For some, Memorial Day is considered the unofficial start of the grilling season. However, if you’re like me, you enjoy grilling out year-round.
According to the Hearth, Patio, & Barbecue Association (HPBA), 70% of Americans own a grill or smoker. It’s no surprise that a gas grill is the most popular.
No matter how often you use your gas grill, cleaning it regularly should be added to your “To Do” list. I cleaned mine last fall, but it’s definitely time for a spring cleaning.
Here are a few reasons to clean your grill.
- Kills bacteria. Unclean surfaces can contain bacteria. The last thing you need is contaminated food which could make you ill.
- Improves taste and flavor. A dirty grill can alter the flavor of your food. Nobody wants to taste what you had the last time you grilled. Keeping your grill clean will allow you to enjoy the best flavor possible.
- Improves efficiency. If your burners are gummed up with grease, your grill may struggle to heat to grilling temperatures. A clean grill will heat up faster and allow the heat to be evenly dispersed when grilling.
- Increases grill life expectancy. Depending on the type of grill you bought it could have had a hefty price tag. Keeping it clean will allow you to enjoy it for many years.
- Reduces flareups. It happens to the best of us. You walk away or turn your back for what feels like a few seconds. When you return, you find smoke, flames, and charred remains.
- Reduces carbon and soot buildup. The buildup of carbon and soot is a by-product of grilling.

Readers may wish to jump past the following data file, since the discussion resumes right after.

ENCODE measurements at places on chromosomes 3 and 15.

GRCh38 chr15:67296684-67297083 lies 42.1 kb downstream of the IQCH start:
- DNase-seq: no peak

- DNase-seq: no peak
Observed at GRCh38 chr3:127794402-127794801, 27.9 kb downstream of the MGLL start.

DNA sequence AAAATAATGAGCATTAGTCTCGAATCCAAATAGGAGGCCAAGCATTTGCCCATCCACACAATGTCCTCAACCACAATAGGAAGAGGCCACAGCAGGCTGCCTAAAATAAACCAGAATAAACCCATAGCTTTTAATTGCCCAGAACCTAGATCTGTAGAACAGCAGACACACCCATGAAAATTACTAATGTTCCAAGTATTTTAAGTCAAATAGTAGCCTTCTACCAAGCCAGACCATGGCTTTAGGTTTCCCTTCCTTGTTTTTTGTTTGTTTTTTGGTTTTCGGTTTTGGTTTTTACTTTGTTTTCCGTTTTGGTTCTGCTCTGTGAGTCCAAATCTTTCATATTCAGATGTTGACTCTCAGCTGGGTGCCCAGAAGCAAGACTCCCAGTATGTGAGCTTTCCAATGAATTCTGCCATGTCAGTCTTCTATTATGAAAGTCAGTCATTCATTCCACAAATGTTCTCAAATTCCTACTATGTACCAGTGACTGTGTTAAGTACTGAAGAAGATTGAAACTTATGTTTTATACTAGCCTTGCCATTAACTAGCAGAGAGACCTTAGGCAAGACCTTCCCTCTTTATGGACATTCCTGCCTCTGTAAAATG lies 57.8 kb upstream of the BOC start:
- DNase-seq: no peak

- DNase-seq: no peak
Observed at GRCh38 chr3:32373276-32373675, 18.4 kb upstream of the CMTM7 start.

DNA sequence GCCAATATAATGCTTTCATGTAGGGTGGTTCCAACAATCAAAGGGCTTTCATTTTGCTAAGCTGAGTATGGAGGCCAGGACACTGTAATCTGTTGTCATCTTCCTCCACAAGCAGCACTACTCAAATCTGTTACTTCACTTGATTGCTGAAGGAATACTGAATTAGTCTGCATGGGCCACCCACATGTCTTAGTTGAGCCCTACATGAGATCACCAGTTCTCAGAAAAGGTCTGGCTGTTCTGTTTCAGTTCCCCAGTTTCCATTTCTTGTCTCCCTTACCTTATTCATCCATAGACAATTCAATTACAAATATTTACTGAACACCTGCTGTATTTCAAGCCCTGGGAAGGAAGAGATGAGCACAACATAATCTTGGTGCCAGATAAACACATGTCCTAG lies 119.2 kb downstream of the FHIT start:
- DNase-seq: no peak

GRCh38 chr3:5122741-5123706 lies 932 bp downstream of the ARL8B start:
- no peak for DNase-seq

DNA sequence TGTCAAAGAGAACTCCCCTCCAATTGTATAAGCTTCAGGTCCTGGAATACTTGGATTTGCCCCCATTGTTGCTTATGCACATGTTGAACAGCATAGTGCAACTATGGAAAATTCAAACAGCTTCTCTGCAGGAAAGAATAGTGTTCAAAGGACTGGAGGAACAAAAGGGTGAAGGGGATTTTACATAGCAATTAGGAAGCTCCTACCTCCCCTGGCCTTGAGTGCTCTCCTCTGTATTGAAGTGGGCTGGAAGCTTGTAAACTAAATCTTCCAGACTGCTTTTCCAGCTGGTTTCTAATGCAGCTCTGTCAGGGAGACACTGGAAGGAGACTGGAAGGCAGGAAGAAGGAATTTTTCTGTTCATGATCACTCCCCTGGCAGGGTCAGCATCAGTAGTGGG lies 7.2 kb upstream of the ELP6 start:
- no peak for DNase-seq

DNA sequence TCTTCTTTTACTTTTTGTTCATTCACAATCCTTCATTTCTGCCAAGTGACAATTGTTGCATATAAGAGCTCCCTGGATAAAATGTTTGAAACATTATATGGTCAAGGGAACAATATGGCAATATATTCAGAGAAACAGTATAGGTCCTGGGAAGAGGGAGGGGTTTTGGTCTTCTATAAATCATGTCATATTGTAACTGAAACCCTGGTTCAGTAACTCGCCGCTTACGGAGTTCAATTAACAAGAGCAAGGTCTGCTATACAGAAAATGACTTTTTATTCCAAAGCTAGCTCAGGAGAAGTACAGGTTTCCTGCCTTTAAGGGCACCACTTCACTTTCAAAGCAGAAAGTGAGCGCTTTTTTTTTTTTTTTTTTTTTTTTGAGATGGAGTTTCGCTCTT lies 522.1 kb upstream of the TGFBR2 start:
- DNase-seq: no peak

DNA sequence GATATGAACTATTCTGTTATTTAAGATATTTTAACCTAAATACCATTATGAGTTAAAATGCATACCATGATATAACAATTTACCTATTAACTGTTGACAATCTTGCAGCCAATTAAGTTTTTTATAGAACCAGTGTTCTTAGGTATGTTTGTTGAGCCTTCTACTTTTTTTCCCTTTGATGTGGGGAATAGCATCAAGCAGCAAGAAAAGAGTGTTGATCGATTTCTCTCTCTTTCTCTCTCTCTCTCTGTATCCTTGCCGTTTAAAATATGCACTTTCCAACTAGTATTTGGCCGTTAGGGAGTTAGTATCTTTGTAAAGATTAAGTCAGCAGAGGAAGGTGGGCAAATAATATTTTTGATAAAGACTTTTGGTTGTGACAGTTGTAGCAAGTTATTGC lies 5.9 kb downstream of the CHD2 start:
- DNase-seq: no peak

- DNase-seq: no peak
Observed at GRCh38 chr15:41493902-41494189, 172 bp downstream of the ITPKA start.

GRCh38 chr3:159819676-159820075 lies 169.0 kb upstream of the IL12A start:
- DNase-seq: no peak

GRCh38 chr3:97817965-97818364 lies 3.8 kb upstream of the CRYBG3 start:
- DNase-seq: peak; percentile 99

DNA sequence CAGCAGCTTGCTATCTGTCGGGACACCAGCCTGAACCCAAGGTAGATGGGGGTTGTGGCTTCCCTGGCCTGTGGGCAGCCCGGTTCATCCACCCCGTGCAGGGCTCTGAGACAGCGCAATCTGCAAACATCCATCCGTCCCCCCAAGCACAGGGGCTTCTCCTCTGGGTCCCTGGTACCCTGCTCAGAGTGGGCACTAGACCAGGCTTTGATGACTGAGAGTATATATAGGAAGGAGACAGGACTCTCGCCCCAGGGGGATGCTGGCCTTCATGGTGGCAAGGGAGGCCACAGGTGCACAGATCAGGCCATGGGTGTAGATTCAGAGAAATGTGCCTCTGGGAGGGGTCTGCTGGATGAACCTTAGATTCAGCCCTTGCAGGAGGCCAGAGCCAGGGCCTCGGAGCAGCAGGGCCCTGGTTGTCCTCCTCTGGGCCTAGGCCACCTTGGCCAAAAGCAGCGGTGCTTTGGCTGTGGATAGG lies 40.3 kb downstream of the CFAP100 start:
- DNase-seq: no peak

- Reduces carcinogens. Before each use I scrape my grates. I didn’t realize that the buildup at the bottom of the grill could cause carcinogens. I’m going to clean the bottom of my grill more regularly.
A clean grill not only looks good, it works better and is safer for you and your family. Here are some tips for maintaining and cleaning your gas grill.
- Give it a nice shine. Depending on where you keep your grill, it may be covered in dirt, dust, dead insects, and contaminated food. A simple solution includes a bucket of soapy water and a soft sponge. Never scrub your grill with coarse objects, such as steel wool as that can leave scratches. If your grill is stainless steel, specific cleaners are available. Visit your local retailer to learn more.
- Take it apart. There’s more to a grill than you may realize. Grates, burner tubes, flavorizer bars, and catch pans may be a part of yours. Depending on how often you grill, these items can become extremely dirty. Make sure you clean them thoroughly each year.
- Clean the grates. To start the process, turn on your grill to the highest temperature setting. Let it run 10-15 minutes so it can burn off leftover food. After it’s done, use a bristleless scraper to remove the carbonized debris. For deep cleaning, remove the grates when they’re cool and soak them in soapy water overnight.
- Clean the lid. If it looks like the paint is peeling off the inside of your lid, rest assured it’s not. It’s simply a buildup of carbon and soot which is by-product of the grilling process. While it’s non-toxic, I recommend cleaning it soon to prevent the soot from getting on your food.
- Inspect the burner tubes. Your gas grill may have several burner tubes. These tubes heat your grill and cook your food. Grease drippings and other food debris can cause clogs. If your tubes are clogged, you may notice a smaller flame or have difficulty grilling your food. To get your grill back to operating efficiently, carefully clean these tubes.
- Change the catch pan. If you have a catch pan that collects grease or other debris, clean it, or install a new one on a regular basis. This will prevent old grease from flaring up.
- Vacuum off the cobwebs. Use a wet and dry vacuum to suck up the cobwebs or other debris that may be in or on your grill.
Do you have any tips or related information you’d like to share? I’d love to hear from you; please share them in the box below.